History: The Effect Of Religion And Politics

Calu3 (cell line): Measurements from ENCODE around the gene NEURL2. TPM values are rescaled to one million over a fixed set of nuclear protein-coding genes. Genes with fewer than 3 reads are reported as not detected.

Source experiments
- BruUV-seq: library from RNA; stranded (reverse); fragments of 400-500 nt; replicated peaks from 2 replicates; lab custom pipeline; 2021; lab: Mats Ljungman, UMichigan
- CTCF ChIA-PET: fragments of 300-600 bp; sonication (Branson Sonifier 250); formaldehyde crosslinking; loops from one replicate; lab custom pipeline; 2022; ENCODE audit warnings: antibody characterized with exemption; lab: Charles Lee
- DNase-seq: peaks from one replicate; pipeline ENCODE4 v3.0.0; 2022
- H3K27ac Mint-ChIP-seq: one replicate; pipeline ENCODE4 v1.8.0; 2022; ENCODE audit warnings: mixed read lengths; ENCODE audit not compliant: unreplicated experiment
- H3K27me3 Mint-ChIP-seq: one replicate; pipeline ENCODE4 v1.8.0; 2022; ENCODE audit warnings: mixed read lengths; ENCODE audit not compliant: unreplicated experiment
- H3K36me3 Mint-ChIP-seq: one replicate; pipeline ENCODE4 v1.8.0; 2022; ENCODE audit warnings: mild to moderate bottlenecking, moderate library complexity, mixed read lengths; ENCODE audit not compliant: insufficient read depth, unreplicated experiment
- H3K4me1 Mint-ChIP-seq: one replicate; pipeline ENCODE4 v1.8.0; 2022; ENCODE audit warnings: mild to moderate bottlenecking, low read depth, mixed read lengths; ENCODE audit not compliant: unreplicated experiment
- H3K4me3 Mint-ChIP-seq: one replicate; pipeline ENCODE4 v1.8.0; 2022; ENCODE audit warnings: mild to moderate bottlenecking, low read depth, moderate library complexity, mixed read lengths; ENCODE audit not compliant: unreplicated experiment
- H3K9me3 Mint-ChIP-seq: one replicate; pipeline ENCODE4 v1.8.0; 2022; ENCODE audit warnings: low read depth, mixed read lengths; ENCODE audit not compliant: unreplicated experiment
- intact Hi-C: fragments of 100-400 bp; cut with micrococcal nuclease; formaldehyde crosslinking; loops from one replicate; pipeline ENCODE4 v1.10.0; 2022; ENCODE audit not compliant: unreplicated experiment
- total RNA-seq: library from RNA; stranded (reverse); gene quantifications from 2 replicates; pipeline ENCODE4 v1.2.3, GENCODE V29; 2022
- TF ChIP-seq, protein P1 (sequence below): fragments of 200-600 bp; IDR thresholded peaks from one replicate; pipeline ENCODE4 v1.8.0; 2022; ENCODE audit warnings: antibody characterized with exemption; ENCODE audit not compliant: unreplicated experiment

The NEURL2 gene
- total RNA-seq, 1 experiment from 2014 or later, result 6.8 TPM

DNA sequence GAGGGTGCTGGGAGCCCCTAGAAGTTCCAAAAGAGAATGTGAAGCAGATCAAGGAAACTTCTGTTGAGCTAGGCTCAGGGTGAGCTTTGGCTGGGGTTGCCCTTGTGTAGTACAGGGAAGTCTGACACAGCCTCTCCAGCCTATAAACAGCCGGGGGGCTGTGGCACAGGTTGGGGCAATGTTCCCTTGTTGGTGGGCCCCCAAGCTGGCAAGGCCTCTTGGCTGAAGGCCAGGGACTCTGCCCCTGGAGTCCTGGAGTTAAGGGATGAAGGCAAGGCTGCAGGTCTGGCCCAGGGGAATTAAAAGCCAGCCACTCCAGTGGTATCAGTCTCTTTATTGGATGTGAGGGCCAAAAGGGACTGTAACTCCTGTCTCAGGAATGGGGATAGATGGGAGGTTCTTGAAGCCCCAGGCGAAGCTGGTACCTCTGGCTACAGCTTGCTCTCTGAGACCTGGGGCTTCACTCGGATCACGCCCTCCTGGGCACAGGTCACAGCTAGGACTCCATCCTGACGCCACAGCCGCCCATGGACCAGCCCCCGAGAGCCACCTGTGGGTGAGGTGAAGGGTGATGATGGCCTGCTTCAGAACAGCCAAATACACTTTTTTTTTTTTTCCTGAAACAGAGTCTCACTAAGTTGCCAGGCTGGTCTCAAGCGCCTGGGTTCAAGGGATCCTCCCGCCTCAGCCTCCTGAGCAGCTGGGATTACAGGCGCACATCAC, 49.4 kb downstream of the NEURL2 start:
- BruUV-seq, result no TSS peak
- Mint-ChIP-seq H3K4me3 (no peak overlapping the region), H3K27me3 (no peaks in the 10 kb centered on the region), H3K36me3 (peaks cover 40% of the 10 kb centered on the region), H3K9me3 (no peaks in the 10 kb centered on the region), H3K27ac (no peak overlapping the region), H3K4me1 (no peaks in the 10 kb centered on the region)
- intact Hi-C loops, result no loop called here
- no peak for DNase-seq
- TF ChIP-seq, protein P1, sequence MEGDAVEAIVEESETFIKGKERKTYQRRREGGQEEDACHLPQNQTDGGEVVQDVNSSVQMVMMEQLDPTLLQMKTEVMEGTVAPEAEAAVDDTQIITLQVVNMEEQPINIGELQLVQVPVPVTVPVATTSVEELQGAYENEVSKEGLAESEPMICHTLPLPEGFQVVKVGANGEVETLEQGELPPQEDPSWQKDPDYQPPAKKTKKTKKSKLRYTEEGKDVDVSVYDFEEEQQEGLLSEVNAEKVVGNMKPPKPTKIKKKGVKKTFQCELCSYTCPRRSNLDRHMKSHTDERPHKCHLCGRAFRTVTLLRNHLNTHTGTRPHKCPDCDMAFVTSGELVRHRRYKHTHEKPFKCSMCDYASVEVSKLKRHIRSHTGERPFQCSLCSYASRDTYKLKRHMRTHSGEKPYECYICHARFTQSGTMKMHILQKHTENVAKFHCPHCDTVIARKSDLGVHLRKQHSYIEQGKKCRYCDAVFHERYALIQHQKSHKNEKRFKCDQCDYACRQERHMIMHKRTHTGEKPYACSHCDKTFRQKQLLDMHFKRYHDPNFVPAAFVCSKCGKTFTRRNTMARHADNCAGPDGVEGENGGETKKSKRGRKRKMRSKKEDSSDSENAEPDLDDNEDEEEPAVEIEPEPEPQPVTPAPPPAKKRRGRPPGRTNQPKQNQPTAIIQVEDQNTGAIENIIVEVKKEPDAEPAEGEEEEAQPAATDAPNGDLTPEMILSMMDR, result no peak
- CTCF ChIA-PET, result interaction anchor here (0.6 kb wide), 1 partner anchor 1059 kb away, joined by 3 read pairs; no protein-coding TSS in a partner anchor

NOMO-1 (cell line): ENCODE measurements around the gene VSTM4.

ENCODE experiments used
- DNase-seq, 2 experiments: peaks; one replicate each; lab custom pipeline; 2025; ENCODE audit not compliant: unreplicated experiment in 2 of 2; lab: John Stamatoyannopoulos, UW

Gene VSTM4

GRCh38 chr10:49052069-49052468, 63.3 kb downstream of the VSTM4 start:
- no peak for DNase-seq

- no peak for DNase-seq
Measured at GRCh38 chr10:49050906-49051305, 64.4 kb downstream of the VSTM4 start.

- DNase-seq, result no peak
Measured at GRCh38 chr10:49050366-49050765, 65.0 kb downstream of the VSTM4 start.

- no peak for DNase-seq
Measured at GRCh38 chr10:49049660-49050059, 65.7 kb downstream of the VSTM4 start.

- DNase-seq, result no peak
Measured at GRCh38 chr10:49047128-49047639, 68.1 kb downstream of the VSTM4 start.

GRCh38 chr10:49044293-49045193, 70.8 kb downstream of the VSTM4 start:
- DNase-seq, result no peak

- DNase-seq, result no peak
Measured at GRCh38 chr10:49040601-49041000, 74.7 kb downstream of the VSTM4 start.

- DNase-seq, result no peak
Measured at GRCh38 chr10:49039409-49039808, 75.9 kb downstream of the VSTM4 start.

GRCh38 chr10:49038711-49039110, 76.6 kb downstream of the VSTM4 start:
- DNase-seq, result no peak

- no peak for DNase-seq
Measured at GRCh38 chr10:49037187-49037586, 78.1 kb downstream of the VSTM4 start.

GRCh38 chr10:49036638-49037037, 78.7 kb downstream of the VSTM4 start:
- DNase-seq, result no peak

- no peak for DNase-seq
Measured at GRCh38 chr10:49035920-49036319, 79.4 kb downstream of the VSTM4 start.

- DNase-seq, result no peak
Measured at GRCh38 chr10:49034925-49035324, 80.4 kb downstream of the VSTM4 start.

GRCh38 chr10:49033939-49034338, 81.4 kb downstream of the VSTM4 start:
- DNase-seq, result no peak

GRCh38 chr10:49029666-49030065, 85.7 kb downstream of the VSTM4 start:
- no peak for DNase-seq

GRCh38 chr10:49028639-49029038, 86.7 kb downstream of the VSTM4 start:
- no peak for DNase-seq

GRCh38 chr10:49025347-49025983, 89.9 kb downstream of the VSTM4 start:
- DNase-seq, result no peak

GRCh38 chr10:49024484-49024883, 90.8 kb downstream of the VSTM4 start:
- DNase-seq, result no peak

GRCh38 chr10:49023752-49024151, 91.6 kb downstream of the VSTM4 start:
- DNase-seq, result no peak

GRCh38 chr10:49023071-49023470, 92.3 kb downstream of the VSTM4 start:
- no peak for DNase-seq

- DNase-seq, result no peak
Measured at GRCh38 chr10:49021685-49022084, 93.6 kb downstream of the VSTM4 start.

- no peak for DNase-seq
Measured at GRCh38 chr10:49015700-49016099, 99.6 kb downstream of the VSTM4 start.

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The effects of religion and politics Mesopotamia: The primary ruling power was exercised by the king. Sumerians viewed kingship as divine in origin, meaning that they believed that the king derived his power from the gods. This is of particular importance, because it shows that in this civilization politics and religion are closely intertwined. Egypt: Kingship was a divine institution. In practice, Egyptian kings, pharaohs, did not rule alone. By the 4th dynasty, a bureaucracy with regular procedures had developed. Egypt was divided into provinces. Therefore, religion and politics were closely intertwined as well. India: He derived his chief power from his ability to protect his people from rival groups. Like everyone, the ruler was required to follow the dharma, a set of laws that set behavioral standards for all individuals and classes. Therefore, politics and religion were intertwined, because following dharma – the right way – is closely connected to Hinduism. China: Although later rulers would denounce Legalism and enthrone Confucianism as the new state orthodoxy, in practice they would make use of a number of the key tenets of Legalism to administer the empire and control behavior of their subjects. Therefore, in China, philosophy, the mandate of heaven and politics were closely related. Since the concept of the heavenly mandate would eventually become a cardinal principal of Chinese statecraft. Greece: Athens, as stated above, used democracy. Although, gods played a huge part in their life, they did not let it control their politics. Furthermore, Alexander the Great implemented a new political unity based on monarchy. It was also separate from religion. Rome: As stated above, supposedly when the monarchy was overthrown, a republican form of government was established. Romans established standards of justice. Romans were originally
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